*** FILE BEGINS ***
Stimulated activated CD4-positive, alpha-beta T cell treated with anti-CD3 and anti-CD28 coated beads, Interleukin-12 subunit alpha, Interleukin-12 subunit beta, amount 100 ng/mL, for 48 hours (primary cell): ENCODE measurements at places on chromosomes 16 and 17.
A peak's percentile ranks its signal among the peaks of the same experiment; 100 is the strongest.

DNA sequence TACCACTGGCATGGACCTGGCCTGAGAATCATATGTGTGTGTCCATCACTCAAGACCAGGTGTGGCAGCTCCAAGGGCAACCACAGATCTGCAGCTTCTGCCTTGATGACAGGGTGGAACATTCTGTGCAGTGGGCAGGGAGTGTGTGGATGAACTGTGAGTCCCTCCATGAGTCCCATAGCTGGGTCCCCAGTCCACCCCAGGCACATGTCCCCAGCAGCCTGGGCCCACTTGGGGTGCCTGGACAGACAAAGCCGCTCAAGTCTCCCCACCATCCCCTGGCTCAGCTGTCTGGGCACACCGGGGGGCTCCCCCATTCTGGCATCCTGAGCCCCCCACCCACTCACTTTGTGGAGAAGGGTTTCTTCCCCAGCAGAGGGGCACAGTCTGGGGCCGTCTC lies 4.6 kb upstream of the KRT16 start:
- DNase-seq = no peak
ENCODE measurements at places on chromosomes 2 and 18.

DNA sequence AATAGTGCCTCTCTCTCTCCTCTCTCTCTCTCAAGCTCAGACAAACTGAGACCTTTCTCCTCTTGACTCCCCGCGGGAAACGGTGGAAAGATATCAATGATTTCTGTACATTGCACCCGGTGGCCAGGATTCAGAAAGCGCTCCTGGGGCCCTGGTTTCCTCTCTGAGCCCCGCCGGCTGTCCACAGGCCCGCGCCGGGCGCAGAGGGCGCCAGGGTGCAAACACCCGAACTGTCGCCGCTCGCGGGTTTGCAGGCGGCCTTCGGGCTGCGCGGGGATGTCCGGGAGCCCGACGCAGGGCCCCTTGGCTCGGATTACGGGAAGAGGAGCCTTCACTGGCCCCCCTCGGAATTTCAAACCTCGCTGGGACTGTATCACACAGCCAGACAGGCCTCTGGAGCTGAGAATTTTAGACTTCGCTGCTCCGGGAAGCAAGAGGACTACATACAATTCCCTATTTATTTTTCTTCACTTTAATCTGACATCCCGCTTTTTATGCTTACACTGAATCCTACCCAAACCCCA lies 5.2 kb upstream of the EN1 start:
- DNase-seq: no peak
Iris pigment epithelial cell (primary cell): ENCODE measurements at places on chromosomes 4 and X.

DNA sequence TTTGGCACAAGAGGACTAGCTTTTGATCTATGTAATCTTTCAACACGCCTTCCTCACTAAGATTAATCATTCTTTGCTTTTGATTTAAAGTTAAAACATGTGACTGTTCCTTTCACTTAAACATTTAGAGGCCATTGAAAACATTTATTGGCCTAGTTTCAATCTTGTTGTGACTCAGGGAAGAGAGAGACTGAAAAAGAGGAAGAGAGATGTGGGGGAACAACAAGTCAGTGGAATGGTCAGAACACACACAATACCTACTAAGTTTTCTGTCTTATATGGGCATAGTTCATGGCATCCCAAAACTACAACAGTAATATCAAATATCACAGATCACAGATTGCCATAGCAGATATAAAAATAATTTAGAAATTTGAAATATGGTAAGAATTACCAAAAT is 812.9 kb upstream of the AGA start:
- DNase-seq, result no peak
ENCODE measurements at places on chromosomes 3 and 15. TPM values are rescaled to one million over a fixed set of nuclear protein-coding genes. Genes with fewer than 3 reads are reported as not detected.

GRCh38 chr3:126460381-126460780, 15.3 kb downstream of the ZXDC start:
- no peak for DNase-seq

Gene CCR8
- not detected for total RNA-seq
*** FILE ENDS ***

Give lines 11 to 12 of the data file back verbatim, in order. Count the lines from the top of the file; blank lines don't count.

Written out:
ENCODE measurements at places on chromosomes 3 and 15. TPM values are rescaled to one million over a fixed set of nuclear protein-coding genes. Genes with fewer than 3 reads are reported as not detected.

GRCh38 chr3:126460381-126460780, 15.3 kb downstream of the ZXDC start: